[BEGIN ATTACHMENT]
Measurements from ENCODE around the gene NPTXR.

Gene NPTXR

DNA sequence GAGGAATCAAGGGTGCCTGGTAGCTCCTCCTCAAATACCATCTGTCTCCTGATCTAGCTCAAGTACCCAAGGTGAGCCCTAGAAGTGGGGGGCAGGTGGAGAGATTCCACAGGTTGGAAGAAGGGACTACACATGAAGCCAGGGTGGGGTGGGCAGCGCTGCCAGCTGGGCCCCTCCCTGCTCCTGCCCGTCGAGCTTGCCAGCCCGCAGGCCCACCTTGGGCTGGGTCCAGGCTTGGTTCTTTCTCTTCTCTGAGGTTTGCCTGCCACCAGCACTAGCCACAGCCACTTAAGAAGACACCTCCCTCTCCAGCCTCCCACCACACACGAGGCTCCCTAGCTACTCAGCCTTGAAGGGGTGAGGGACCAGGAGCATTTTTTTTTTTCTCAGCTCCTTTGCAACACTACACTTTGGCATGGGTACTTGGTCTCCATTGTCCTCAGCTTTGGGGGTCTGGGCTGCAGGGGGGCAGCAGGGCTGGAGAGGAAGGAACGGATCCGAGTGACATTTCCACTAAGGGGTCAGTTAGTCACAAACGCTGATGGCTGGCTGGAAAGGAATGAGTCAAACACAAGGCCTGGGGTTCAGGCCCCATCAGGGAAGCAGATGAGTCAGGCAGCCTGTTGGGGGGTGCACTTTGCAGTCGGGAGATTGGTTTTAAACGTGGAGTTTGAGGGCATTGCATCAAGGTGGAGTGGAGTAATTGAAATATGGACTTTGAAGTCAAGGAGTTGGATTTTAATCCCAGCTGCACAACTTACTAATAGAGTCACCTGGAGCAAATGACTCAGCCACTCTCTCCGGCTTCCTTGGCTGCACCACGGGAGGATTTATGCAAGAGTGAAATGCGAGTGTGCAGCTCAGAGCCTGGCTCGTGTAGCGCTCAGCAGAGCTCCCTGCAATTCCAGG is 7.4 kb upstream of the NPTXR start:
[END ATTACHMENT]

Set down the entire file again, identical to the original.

Measurements from ENCODE around the gene NPTXR.

Gene NPTXR

DNA sequence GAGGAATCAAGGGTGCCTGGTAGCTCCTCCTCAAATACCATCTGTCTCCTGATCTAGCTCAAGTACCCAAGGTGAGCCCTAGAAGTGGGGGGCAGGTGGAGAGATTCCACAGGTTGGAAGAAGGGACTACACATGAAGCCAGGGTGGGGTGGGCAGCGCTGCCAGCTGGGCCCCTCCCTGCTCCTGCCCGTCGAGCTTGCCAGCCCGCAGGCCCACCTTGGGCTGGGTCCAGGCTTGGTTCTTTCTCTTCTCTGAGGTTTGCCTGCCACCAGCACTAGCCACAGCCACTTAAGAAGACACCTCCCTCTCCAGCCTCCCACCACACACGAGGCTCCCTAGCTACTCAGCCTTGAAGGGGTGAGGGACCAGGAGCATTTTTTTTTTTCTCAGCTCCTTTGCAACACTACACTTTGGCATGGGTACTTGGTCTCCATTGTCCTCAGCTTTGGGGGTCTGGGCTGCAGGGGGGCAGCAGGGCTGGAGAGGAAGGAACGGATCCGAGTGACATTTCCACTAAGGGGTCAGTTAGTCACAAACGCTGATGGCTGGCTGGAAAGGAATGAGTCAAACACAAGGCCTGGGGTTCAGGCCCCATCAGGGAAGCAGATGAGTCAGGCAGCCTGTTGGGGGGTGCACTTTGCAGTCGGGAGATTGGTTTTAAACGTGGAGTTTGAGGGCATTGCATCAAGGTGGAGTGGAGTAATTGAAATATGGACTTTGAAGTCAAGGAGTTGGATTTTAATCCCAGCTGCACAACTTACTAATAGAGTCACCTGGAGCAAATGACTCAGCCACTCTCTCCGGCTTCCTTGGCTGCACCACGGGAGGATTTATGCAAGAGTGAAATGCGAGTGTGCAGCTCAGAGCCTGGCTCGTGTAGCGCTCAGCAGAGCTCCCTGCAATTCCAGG is 7.4 kb upstream of the NPTXR start: